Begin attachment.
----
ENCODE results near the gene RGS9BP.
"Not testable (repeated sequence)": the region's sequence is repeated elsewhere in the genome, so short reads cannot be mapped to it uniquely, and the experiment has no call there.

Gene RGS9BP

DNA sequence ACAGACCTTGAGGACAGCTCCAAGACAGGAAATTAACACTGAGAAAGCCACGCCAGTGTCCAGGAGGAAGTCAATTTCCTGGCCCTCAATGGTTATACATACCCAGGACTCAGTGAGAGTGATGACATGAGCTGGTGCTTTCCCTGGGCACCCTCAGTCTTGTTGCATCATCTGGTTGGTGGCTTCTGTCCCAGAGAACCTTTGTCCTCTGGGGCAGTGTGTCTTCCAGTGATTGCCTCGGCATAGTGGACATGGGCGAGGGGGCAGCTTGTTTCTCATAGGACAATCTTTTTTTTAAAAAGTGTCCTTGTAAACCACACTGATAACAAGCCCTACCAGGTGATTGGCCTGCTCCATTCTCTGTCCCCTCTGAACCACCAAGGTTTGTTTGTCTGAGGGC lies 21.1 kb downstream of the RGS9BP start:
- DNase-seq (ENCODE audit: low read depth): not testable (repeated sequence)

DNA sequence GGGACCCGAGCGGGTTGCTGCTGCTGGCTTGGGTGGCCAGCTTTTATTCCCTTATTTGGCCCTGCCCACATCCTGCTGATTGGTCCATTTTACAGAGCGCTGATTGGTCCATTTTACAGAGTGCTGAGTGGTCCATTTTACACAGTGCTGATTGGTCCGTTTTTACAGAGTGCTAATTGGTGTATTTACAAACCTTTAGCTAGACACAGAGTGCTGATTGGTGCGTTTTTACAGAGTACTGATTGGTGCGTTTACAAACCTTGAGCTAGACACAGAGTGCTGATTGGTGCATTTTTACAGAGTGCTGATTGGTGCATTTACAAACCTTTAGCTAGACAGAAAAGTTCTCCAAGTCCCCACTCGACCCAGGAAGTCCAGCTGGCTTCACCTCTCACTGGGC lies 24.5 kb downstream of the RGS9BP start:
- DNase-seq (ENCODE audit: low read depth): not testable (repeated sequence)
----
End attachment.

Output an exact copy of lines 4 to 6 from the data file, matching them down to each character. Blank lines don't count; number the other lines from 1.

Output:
DNA sequence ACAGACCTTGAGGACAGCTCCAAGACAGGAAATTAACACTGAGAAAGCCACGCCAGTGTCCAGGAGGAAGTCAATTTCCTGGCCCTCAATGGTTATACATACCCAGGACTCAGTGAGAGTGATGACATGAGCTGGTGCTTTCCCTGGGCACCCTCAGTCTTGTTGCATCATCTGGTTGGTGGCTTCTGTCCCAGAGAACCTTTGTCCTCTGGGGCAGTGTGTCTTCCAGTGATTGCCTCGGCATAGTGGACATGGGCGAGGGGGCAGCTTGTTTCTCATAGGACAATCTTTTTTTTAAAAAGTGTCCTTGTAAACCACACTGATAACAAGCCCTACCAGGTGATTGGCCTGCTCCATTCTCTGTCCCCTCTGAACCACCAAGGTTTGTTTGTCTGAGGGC lies 21.1 kb downstream of the RGS9BP start:
- DNase-seq (ENCODE audit: low read depth): not testable (repeated sequence)

DNA sequence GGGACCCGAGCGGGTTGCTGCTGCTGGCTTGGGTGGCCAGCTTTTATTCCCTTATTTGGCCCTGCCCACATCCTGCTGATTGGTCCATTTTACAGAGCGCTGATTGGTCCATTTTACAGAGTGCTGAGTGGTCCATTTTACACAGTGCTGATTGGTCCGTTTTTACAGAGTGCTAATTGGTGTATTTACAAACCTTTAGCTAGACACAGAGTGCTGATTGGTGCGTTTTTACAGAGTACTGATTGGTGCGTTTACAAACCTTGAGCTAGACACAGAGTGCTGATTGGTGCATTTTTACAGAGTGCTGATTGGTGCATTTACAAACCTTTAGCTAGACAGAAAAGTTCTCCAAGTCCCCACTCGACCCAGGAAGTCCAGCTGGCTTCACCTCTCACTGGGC lies 24.5 kb downstream of the RGS9BP start: